Many fermentation processes have been used to convert biomass to various fuels. Currently, the fermentation of syngas, which is a mixture of CO, CO2, and H2, is being studied for the production of ethanol. In our studies, an anaerobic microbial catalyst Clostridium P11 was used and the key performance parameters, including growth rate and ethanol/acetic acid production rates, were compared. Experimental conditions, such as pH, ionic strength, and redox potential are important issues in anaerobic fermentation not only because they affect the activities of enzymes involved in the metabolic pathway, but also because they affect the concentrations of nucleotides (ATP, ADP, NADH, and NAD+) in the bacteria. Moreover, nucleotide concentrations in turn affect the synthesis of intermediates and product. Therefore, it is critical to distinguish how pH, ionic strength and redox potential affect cell growth and product formation, as well as possible methods to improve ethanol formation.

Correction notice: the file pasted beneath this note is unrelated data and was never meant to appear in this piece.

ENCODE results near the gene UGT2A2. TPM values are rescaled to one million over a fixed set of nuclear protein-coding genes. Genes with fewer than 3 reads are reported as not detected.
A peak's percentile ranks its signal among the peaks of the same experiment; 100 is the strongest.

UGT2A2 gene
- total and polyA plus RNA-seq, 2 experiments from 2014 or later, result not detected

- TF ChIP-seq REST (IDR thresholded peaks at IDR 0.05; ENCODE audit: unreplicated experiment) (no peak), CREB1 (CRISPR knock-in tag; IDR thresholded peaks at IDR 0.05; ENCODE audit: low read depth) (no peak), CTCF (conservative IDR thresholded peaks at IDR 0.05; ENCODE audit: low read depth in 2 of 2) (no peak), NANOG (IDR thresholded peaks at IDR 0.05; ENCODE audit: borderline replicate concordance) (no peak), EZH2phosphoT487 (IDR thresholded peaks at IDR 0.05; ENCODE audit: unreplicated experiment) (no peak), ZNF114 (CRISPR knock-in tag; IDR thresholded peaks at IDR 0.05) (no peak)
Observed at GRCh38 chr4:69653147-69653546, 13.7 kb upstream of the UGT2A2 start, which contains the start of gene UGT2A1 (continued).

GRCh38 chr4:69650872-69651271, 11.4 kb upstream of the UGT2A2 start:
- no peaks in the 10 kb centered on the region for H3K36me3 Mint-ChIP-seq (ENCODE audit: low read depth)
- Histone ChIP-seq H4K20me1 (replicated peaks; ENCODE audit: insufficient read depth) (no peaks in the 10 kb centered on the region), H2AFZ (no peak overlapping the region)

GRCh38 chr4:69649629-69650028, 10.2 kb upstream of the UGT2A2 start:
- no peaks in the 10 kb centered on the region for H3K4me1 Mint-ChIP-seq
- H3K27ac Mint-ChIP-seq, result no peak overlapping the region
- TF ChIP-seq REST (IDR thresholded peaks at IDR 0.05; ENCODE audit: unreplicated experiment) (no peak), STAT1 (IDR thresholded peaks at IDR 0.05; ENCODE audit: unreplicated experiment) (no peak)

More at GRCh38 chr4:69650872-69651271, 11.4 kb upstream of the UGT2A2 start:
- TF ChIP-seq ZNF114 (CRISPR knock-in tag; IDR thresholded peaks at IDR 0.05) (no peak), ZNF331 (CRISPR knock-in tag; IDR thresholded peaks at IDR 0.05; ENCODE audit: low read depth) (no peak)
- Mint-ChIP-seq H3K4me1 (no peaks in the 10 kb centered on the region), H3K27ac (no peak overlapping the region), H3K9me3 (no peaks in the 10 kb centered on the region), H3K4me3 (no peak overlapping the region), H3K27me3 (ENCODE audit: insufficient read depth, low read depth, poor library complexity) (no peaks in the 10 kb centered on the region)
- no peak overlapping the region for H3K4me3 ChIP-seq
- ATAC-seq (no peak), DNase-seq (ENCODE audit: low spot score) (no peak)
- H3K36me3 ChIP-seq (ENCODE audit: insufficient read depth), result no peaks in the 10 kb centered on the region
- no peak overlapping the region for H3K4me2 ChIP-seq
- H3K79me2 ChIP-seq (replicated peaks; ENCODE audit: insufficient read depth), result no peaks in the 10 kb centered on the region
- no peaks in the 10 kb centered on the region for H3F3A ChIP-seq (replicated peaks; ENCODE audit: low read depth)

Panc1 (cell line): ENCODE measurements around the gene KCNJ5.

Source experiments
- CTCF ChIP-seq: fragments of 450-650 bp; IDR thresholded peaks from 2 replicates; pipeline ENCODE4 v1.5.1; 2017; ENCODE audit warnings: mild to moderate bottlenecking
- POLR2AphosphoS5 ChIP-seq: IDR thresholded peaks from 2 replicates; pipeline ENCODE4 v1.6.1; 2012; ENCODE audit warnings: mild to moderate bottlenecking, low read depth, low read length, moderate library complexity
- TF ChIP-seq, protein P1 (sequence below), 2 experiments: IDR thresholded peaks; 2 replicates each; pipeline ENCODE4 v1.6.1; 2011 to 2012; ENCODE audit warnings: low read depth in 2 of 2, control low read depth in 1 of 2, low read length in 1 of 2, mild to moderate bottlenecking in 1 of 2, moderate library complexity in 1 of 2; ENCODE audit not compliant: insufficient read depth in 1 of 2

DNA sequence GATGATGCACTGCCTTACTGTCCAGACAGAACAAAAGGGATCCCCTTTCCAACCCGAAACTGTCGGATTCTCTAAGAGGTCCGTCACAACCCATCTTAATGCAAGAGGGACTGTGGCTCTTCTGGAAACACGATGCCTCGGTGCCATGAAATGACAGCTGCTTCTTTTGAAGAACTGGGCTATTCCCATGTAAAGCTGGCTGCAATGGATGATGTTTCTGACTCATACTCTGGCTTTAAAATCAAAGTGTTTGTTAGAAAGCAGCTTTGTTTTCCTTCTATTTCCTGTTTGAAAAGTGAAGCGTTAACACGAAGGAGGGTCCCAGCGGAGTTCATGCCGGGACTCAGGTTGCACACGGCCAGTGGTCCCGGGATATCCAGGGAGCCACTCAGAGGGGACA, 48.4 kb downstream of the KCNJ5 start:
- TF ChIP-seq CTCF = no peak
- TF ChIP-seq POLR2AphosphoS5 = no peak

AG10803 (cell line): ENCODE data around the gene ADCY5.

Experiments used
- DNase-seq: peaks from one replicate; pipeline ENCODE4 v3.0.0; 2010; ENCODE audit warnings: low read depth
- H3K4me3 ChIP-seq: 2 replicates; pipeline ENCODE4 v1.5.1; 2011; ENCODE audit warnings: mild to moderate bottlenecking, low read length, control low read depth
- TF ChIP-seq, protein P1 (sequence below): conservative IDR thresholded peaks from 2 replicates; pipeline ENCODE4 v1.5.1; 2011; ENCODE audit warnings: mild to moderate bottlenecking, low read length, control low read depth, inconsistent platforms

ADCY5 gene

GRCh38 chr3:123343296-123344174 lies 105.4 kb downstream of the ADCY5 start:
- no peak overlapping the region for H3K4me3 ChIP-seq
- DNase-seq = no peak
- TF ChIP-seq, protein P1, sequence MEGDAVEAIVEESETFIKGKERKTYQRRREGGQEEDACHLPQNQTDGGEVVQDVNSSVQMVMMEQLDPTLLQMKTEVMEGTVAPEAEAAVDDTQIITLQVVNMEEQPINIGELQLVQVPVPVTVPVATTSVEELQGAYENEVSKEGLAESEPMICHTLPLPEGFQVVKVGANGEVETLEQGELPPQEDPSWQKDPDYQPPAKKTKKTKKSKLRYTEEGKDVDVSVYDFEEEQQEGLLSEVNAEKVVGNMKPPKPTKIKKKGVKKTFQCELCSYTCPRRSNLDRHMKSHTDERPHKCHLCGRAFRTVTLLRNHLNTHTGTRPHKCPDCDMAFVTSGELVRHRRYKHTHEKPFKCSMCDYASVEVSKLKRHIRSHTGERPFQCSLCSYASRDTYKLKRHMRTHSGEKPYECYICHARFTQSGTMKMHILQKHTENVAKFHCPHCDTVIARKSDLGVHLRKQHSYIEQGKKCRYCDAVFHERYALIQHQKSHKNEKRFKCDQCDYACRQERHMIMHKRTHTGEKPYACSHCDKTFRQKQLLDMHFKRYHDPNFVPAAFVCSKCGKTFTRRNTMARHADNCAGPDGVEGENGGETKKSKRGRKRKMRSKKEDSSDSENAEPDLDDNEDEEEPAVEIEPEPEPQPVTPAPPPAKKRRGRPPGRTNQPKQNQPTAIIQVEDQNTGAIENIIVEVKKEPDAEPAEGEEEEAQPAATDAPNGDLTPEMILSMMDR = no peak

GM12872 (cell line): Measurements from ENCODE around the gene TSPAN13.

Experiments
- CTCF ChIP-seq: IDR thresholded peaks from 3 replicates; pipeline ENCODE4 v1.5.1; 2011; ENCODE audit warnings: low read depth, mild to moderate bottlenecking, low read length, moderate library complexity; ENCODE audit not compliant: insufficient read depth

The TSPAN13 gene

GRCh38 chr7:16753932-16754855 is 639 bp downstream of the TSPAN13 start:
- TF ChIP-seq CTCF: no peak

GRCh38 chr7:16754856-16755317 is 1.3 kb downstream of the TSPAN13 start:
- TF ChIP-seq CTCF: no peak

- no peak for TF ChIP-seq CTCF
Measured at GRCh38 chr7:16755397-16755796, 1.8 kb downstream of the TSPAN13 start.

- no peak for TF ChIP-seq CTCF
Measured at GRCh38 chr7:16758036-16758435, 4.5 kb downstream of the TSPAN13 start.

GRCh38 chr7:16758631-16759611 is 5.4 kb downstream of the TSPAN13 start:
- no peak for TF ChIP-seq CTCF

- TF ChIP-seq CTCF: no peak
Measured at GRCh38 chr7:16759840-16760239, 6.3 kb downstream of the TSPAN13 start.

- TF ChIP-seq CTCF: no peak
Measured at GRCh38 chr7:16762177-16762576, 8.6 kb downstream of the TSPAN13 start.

Studies were carried out in both 100 ml bottles with daily replacement of headspace gas and in 1-liter bioreactors with continuous gas flow. Experimental results showed that pH and redox potential of the media changed due to the bacteria metabolism. In order to assess the effects of experimental conditions on syngas fermentation, experiments with controlled pH and redox potential were designed and the results indicated that pH and redox potential play key roles on cell growth, product formation and product distribution. Furthermore, experimental conditions have different effects on fermentation during different phases. For example, cell growth is much better at pH=5.8 than pH=4.5. However, the ethanol production rate at pH=4.5 is better than pH=5.8. Based on the experimental results, a strategy involving controlling the pH and redox potential at different phases was applied to improve ethanol production. This work provides significant insights on how varying experimental conditions can affect the syngas fermentation process